The ladies here do not want the help of assemblies to assist in match-making; or half-pay officers to run away with their daughters, which the meetings, call’d assemblies in some other parts of England, are recommended for: Here’s no Bury Fair, where the women are scandalously said to carry themselves to market, and where every night they meet at the play, or at the assembly for intreague, and yet I observ’d that the women do not seem to stick on hand so much in this country, as in those countries, where those assemblies are so lately set up; the reason of which I cannot help saying, if my opinion may bear any weight, is, that the Dorsetshire ladies are equal in beauty, and may be superiour in reputation; In a word, their reputation seems here to be better kept; guarded by better conduct, and manag’d with more prudence, and yet the Dorsetshire ladies, I assure you, are not nuns, they do not go vail’d about streets, or hide themselves when visited; but a general freedom of conversation, agreeable, mannerly, kind, and good runs thro’ the whole body of the gentry of both sexes, mix’d with the best of behaviour, and yet govern’d by prudence and modesty; such as I no where see better in all my observation, thro’ the whole isle of Britain.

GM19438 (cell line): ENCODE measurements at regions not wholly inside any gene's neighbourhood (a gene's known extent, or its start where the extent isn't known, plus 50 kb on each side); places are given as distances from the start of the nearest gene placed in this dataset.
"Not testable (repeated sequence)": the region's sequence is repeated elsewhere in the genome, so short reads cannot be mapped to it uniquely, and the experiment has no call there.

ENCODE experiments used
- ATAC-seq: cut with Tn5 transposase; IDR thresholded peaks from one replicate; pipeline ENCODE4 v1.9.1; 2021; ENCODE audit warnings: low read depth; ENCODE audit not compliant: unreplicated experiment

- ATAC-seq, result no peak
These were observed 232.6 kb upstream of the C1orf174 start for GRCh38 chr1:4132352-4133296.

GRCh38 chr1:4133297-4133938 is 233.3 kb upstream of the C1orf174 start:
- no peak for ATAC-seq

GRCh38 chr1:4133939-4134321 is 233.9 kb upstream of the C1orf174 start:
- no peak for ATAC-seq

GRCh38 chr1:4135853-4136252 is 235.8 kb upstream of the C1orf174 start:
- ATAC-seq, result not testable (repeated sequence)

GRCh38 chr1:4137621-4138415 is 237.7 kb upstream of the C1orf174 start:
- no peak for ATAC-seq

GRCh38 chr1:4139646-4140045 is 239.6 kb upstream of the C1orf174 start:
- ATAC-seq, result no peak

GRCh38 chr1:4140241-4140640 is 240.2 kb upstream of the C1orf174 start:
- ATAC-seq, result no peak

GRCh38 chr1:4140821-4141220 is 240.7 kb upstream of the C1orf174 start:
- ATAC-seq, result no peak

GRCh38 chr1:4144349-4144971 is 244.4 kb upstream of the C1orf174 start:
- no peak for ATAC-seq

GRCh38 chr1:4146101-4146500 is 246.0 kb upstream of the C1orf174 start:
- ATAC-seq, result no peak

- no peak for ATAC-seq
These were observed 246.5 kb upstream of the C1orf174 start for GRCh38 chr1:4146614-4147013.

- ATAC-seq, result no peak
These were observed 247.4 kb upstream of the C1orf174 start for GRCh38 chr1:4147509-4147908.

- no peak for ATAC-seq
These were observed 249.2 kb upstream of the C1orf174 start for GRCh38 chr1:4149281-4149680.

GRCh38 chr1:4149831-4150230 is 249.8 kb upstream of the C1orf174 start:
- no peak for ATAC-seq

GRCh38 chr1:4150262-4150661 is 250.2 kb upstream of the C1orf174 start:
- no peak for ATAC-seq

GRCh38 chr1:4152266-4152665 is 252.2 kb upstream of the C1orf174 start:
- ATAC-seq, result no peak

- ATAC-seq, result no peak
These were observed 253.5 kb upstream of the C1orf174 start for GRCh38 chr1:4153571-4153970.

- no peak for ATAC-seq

From London to Land's End (which was about 80 or 90 pages in my edition; I'm not certain, the pages weren't numbered) is fascinating, and it's been particularly interesting for me because of my participation in the Reading England challenge: I know some of the novels set in these various parts, but as I read more 19th Century literature I had a good opportunity to learn of the 18th Century landscape and imagine how some of it has changed these past 290 years. No doubt this letter of Defoe's is a good introduction to the whole A tour thro' the whole island of Great Britain. And, another interesting detail; it was revised and printed by Samuel Richardson, the author of Clarissa, Pamela, and The History of Sir Charles Grandison, although his revisions did attract some criticism (Richardson's biographers Eaves and Kimpel, for example, wrote that a "travel book seems an odd thing for Richardson to have worked on, since few men were less travelled"). I'm hoping to get a hold of the entire Tour: it's not the easiest read, but it is a good one!